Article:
I agree. The concepts in The Self-Coached Climber apply to climbing in general, and that includes bouldering. Topics such as the mechanics of movement and training your brain to attend to what's important while climbing, how and why your body works the way it does while climbing and how to maximize these systems are all topics that can be applied to bouldering just as easily as more sustained climbing. It helps a lot with improving movement and techique, which is what you're primarily challenged with in bouldering. So, I think it would be an excellent book for someone who wants to improve at bouldering.


(This post was edited by Learner on Jun 23, 2011, 5:25 PM)


ceebo


Jun 24, 2011, 10:39 AM
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Re: [Learner] Self Coached Climber and Bouldering [In reply to]
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Learner wrote:
rtwilli4 wrote:
The SCC is an excellent book and I don't think that a V4/V5 boulderer is even close to a point of not needing more movement training. That's about what I boulder and I still do the exercises and re-read sections of the book on a weekly basis. And now that I think about it I think the book has helped my bouldering more than my route climbing. That is to say, the information has obviously helped me increase the hardest moves I can do, and I'm still learning how to apply it to longer routes.

Moreover, a lot of the content focuses of the physical and biological aspect of training. You will learn a lot about how your body works while you are climbing, and why you feel the way you do before, during and after. With this information you will be able to come up with specific training plans to target your problem areas.

IE, you might be able to do powerful moves well early in the problem, but have a hard time sustaining that power throughout a long sustained problem. Or maybe you're too wasted to climb during the last third of the day, when you're friends are still sending.

9 out of 10... is also one of the best books out there, and it covers a wider range of subjects, but in some ways is more specific than the SCC. I don't think either is better for bouldering (or any climbing) than the other. They are very different, both excellent and compliment each other well. Any climber would benefit from both.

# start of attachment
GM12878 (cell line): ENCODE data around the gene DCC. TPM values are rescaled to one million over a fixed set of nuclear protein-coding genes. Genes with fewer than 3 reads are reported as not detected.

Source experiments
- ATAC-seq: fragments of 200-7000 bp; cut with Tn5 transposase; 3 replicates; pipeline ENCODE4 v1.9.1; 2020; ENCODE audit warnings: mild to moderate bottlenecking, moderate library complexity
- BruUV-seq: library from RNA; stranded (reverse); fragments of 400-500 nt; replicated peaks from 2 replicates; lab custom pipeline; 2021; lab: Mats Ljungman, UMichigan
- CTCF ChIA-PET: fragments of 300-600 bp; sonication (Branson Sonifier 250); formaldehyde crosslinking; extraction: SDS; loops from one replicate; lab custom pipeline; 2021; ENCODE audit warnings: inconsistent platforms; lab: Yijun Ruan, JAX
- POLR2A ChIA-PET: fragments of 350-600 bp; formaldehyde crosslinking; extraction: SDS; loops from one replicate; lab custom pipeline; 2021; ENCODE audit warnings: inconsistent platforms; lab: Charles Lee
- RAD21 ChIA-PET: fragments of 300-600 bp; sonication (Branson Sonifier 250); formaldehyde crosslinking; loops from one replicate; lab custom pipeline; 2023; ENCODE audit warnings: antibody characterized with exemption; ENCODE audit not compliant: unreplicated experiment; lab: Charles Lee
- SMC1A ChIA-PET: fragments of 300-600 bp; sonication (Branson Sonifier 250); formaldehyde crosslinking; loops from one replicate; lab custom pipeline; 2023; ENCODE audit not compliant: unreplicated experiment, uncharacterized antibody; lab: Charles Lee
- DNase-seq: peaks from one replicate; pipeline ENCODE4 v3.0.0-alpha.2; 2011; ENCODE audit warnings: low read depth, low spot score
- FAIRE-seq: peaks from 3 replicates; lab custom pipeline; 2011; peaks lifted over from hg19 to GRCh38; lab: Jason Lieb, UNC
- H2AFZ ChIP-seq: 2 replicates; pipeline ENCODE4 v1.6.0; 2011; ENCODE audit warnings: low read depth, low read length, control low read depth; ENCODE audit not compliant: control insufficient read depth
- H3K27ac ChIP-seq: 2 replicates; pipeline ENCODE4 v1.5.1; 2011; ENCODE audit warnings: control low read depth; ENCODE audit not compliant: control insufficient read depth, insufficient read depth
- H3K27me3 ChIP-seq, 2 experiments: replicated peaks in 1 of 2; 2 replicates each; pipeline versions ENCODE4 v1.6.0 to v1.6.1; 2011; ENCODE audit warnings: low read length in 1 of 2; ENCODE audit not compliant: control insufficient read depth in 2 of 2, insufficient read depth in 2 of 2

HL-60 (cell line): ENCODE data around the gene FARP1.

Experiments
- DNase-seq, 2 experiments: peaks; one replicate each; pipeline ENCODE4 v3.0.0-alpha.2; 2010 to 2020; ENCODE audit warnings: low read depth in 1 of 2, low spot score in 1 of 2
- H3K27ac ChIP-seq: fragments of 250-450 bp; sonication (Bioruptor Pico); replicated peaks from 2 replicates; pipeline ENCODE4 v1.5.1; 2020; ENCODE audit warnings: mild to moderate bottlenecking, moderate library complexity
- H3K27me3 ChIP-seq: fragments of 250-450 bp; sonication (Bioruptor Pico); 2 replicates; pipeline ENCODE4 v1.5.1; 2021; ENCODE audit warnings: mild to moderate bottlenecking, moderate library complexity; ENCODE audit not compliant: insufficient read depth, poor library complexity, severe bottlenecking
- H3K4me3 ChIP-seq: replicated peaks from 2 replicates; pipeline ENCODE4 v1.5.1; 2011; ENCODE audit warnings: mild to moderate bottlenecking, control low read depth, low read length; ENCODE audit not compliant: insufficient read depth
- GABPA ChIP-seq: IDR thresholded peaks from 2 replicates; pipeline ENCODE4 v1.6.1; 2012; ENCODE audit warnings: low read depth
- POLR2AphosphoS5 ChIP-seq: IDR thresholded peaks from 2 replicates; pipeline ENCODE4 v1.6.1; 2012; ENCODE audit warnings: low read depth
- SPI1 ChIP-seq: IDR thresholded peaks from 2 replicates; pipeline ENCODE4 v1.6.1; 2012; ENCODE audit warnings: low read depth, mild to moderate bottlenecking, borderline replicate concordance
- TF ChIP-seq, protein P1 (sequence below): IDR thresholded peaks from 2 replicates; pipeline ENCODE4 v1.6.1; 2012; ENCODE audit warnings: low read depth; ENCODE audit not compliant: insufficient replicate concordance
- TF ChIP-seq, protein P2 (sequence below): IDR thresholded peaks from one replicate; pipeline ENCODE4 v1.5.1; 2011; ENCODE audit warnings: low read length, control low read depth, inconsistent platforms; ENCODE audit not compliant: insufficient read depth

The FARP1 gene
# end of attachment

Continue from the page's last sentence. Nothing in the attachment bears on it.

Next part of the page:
I agree. The concepts in The Self-Coached Climber apply to climbing in general, and that includes bouldering. Topics such as the mechanics of movement and training your brain to attend to what's important while climbing, how and why your body works the way it does while climbing and how to maximize these systems are all topics that can be applied to bouldering just as easily as more sustained climbing. It helps a lot with improving movement and techique, which is what you're primarily challenged with in bouldering. So, I think it would be an excellent book for someone who wants to improve at bouldering.

Why is your name so horridly misleading?. To the point where you are my 3rd most valued poster.


Learner


Jun 24, 2011, 1:25 PM
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Re: [ceebo] Self Coached Climber and Bouldering [In reply to]
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ceebo wrote:
Learner wrote:
rtwilli4 wrote:
The SCC is an excellent book and I don't think that a V4/V5 boulderer is even close to a point of not needing more movement training. That's about what I boulder and I still do the exercises and re-read sections of the book on a weekly basis. And now that I think about it I think the book has helped my bouldering more than my route climbing. That is to say, the information has obviously helped me increase the hardest moves I can do, and I'm still learning how to apply it to longer routes.

Moreover, a lot of the content focuses of the physical and biological aspect of training. You will learn a lot about how your body works while you are climbing, and why you feel the way you do before, during and after. With this information you will be able to come up with specific training plans to target your problem areas.

IE, you might be able to do powerful moves well early in the problem, but have a hard time sustaining that power throughout a long sustained problem. Or maybe you're too wasted to climb during the last third of the day, when you're friends are still sending.

9 out of 10... is also one of the best books out there, and it covers a wider range of subjects, but in some ways is more specific than the SCC. I don't think either is better for bouldering (or any climbing) than the other. They are very different, both excellent and compliment each other well. Any climber would benefit from both.
I agree. The concepts in The Self-Coached Climber apply to climbing in general, and that includes bouldering. Topics such as the mechanics of movement and training your brain to attend to what's important while climbing, how and why your body works the way it does while climbing and how to maximize these systems are all topics that can be applied to bouldering just as easily as more sustained climbing. It helps a lot with improving movement and techique, which is what you're primarily challenged with in bouldering. So, I think it would be an excellent book for someone who wants to improve at bouldering.

Why is your name so horridly misleading?. To the point where you are my 3rd most valued poster.